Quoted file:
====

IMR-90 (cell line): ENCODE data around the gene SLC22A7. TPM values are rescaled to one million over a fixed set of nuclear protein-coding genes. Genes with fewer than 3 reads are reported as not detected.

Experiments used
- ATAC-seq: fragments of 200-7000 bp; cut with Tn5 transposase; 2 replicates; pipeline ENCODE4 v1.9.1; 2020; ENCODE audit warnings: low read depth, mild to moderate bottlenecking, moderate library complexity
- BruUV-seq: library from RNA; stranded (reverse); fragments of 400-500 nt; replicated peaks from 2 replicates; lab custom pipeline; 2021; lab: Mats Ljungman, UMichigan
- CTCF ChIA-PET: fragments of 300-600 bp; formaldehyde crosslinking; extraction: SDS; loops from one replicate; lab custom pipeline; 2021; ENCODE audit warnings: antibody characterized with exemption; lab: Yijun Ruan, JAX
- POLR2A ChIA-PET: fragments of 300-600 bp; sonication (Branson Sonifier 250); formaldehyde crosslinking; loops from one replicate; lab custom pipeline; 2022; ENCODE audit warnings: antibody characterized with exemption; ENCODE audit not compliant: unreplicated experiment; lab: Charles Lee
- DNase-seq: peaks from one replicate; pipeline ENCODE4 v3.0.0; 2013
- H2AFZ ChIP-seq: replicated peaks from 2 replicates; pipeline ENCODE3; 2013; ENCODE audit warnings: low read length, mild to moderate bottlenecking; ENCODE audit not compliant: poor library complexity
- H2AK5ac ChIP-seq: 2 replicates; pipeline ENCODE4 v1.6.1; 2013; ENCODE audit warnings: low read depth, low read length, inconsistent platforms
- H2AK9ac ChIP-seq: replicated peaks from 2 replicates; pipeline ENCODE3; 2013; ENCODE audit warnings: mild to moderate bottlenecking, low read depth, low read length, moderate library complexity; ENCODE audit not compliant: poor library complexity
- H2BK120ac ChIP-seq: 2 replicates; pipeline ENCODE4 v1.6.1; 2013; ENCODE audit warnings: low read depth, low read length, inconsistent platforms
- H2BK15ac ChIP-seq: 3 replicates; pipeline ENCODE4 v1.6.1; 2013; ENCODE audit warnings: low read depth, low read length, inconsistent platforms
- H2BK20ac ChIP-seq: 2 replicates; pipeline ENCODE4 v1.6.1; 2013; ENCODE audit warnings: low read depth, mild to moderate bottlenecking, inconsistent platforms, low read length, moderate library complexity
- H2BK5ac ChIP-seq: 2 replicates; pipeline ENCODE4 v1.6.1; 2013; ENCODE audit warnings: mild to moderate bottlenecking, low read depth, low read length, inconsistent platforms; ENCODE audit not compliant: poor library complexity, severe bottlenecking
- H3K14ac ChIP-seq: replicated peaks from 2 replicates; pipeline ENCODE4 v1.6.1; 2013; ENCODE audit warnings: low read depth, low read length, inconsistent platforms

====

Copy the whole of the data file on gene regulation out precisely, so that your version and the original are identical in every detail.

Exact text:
IMR-90 (cell line): ENCODE data around the gene SLC22A7. TPM values are rescaled to one million over a fixed set of nuclear protein-coding genes. Genes with fewer than 3 reads are reported as not detected.

Experiments used
- ATAC-seq: fragments of 200-7000 bp; cut with Tn5 transposase; 2 replicates; pipeline ENCODE4 v1.9.1; 2020; ENCODE audit warnings: low read depth, mild to moderate bottlenecking, moderate library complexity
- BruUV-seq: library from RNA; stranded (reverse); fragments of 400-500 nt; replicated peaks from 2 replicates; lab custom pipeline; 2021; lab: Mats Ljungman, UMichigan
- CTCF ChIA-PET: fragments of 300-600 bp; formaldehyde crosslinking; extraction: SDS; loops from one replicate; lab custom pipeline; 2021; ENCODE audit warnings: antibody characterized with exemption; lab: Yijun Ruan, JAX
- POLR2A ChIA-PET: fragments of 300-600 bp; sonication (Branson Sonifier 250); formaldehyde crosslinking; loops from one replicate; lab custom pipeline; 2022; ENCODE audit warnings: antibody characterized with exemption; ENCODE audit not compliant: unreplicated experiment; lab: Charles Lee
- DNase-seq: peaks from one replicate; pipeline ENCODE4 v3.0.0; 2013
- H2AFZ ChIP-seq: replicated peaks from 2 replicates; pipeline ENCODE3; 2013; ENCODE audit warnings: low read length, mild to moderate bottlenecking; ENCODE audit not compliant: poor library complexity
- H2AK5ac ChIP-seq: 2 replicates; pipeline ENCODE4 v1.6.1; 2013; ENCODE audit warnings: low read depth, low read length, inconsistent platforms
- H2AK9ac ChIP-seq: replicated peaks from 2 replicates; pipeline ENCODE3; 2013; ENCODE audit warnings: mild to moderate bottlenecking, low read depth, low read length, moderate library complexity; ENCODE audit not compliant: poor library complexity
- H2BK120ac ChIP-seq: 2 replicates; pipeline ENCODE4 v1.6.1; 2013; ENCODE audit warnings: low read depth, low read length, inconsistent platforms
- H2BK15ac ChIP-seq: 3 replicates; pipeline ENCODE4 v1.6.1; 2013; ENCODE audit warnings: low read depth, low read length, inconsistent platforms
- H2BK20ac ChIP-seq: 2 replicates; pipeline ENCODE4 v1.6.1; 2013; ENCODE audit warnings: low read depth, mild to moderate bottlenecking, inconsistent platforms, low read length, moderate library complexity
- H2BK5ac ChIP-seq: 2 replicates; pipeline ENCODE4 v1.6.1; 2013; ENCODE audit warnings: mild to moderate bottlenecking, low read depth, low read length, inconsistent platforms; ENCODE audit not compliant: poor library complexity, severe bottlenecking
- H3K14ac ChIP-seq: replicated peaks from 2 replicates; pipeline ENCODE4 v1.6.1; 2013; ENCODE audit warnings: low read depth, low read length, inconsistent platforms